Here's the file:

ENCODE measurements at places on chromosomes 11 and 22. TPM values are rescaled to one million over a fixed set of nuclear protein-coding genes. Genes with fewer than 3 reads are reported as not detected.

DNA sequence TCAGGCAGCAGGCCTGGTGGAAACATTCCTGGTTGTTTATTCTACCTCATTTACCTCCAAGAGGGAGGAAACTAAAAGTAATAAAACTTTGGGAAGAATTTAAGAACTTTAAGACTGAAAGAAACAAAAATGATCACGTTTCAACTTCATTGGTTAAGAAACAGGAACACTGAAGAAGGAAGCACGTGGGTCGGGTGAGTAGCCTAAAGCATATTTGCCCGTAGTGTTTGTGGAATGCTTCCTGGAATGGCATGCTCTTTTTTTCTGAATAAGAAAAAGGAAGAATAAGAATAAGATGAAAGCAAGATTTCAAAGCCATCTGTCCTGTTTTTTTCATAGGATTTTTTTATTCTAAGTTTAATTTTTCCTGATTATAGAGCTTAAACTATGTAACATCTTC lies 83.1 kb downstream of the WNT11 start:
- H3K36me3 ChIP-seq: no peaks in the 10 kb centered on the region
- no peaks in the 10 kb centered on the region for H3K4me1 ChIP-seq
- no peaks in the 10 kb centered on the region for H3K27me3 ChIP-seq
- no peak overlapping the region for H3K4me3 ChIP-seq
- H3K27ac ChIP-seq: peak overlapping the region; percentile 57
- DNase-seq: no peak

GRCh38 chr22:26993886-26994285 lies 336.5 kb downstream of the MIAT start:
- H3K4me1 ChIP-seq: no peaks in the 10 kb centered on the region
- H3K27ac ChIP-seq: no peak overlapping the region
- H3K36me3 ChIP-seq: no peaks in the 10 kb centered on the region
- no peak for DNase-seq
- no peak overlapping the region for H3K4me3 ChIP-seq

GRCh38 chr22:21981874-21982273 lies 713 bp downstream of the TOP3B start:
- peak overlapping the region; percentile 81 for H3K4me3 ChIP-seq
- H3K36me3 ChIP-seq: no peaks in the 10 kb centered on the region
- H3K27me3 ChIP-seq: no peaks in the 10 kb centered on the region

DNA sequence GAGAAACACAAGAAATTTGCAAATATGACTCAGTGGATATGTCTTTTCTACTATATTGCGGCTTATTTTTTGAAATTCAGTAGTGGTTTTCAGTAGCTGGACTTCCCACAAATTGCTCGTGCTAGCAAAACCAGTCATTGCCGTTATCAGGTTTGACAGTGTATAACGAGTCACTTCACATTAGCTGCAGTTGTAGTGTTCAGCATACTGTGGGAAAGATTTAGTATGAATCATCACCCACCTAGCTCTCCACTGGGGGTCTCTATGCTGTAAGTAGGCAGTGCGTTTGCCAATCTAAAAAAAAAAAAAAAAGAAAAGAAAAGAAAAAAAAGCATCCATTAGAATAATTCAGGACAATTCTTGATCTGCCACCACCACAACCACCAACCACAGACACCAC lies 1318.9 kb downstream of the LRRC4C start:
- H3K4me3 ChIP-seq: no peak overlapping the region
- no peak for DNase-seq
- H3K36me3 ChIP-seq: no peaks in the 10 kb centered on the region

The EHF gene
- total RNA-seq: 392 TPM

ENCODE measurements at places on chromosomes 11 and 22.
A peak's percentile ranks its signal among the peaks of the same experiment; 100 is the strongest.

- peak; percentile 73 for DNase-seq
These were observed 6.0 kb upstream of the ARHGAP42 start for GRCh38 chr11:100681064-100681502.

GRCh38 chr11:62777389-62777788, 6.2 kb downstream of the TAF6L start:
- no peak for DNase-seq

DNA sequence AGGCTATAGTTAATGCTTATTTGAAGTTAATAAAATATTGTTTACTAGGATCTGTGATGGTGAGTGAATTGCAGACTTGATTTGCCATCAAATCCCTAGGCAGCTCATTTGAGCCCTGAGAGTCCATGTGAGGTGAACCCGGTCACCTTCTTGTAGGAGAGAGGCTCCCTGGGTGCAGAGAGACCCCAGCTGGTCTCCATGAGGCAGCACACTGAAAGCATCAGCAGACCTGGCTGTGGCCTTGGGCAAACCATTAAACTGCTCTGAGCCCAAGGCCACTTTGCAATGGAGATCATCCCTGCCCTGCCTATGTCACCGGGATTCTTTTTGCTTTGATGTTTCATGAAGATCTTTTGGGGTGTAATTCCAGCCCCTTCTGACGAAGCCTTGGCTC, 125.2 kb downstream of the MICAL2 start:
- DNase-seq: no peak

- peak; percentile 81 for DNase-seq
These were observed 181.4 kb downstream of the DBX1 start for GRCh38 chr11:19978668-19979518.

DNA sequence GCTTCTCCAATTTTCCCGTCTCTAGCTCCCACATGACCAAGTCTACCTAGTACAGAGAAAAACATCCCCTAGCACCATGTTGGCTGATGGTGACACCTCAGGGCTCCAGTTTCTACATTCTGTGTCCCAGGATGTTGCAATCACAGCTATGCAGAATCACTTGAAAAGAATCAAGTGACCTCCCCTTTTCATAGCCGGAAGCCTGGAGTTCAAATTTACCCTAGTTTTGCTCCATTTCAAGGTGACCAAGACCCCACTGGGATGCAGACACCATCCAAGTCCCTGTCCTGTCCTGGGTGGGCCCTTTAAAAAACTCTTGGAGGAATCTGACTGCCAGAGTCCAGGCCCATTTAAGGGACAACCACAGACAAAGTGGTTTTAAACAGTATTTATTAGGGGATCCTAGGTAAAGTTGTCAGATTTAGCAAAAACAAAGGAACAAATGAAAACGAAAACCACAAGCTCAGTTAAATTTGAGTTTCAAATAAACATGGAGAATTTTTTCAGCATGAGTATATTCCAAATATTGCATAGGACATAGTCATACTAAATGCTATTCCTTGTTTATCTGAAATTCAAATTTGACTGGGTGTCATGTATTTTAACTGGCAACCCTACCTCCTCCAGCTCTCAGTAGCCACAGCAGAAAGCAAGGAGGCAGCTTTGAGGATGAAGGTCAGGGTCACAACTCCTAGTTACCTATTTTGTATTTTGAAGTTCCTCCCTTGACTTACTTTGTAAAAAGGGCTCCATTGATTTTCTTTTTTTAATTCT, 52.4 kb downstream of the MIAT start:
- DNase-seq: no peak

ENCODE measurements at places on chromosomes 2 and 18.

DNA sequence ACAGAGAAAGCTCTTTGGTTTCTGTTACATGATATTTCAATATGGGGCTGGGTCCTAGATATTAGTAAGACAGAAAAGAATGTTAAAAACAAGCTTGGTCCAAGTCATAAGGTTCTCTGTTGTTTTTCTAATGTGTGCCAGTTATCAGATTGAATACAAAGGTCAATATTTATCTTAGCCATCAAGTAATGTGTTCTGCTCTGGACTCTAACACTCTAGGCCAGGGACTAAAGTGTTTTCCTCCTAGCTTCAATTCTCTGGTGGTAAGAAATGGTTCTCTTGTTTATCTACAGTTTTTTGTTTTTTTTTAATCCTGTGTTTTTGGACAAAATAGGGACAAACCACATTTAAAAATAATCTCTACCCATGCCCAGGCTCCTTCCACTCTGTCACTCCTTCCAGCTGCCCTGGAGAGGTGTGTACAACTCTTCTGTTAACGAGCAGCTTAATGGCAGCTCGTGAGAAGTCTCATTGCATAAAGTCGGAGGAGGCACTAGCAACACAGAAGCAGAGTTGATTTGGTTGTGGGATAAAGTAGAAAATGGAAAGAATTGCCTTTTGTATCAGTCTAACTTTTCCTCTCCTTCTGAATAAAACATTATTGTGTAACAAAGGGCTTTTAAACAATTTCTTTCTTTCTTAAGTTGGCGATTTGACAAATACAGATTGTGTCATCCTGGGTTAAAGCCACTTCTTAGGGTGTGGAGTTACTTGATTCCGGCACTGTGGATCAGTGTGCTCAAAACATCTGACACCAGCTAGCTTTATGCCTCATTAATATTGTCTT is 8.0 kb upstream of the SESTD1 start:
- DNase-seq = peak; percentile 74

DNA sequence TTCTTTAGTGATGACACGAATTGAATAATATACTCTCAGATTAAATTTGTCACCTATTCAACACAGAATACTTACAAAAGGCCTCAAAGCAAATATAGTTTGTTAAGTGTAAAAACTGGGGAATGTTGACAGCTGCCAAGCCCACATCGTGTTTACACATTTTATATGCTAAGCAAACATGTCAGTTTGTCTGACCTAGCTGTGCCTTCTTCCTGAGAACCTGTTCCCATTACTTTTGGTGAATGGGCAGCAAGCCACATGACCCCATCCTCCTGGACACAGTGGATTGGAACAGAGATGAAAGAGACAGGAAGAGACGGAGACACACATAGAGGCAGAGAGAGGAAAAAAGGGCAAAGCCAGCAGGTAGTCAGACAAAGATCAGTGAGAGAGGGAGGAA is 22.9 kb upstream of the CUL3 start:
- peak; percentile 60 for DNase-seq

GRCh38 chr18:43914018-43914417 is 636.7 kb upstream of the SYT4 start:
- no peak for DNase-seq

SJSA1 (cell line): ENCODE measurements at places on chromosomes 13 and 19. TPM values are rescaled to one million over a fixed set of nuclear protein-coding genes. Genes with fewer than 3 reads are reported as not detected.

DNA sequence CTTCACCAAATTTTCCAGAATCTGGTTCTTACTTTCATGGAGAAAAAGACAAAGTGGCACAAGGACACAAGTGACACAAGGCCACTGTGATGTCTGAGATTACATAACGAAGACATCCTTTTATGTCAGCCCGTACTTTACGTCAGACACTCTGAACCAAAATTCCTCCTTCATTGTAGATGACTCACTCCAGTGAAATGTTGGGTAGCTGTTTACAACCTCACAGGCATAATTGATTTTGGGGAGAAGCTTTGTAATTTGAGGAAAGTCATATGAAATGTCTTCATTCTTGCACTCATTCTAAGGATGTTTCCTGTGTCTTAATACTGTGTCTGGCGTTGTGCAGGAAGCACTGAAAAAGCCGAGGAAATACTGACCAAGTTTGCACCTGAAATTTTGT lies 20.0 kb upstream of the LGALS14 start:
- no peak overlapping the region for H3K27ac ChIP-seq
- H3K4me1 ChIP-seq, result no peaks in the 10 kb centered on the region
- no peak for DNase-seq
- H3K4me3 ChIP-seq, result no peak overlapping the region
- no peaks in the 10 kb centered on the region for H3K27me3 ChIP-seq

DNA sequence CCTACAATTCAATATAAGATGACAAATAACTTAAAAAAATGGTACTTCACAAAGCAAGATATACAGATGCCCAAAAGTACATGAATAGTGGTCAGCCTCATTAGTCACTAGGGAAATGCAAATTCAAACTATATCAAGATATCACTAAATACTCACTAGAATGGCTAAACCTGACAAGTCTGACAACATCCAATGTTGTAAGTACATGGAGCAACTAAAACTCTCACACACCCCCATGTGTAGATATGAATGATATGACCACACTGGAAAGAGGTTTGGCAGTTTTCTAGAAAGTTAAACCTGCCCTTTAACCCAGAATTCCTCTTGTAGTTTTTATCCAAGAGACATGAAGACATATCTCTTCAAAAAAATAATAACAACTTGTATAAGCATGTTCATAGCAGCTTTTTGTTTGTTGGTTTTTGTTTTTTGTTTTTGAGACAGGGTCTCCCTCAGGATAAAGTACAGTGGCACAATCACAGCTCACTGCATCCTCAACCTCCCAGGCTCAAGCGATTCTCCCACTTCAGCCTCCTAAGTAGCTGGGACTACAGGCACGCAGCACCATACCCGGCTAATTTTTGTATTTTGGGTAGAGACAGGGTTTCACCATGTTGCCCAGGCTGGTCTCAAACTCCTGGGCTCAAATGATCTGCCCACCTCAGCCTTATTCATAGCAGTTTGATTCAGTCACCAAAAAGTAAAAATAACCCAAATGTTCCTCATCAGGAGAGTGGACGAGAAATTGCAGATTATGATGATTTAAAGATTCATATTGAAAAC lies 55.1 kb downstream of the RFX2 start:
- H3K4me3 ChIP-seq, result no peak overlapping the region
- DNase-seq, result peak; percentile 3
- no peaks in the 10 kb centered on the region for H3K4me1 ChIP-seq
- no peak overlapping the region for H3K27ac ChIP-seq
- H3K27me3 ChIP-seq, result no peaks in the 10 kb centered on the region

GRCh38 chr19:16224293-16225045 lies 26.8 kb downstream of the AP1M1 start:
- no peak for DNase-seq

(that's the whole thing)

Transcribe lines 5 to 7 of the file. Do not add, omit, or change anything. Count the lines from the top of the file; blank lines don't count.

- no peaks in the 10 kb centered on the region for H3K27me3 ChIP-seq
- no peak overlapping the region for H3K4me3 ChIP-seq
- H3K27ac ChIP-seq: peak overlapping the region; percentile 57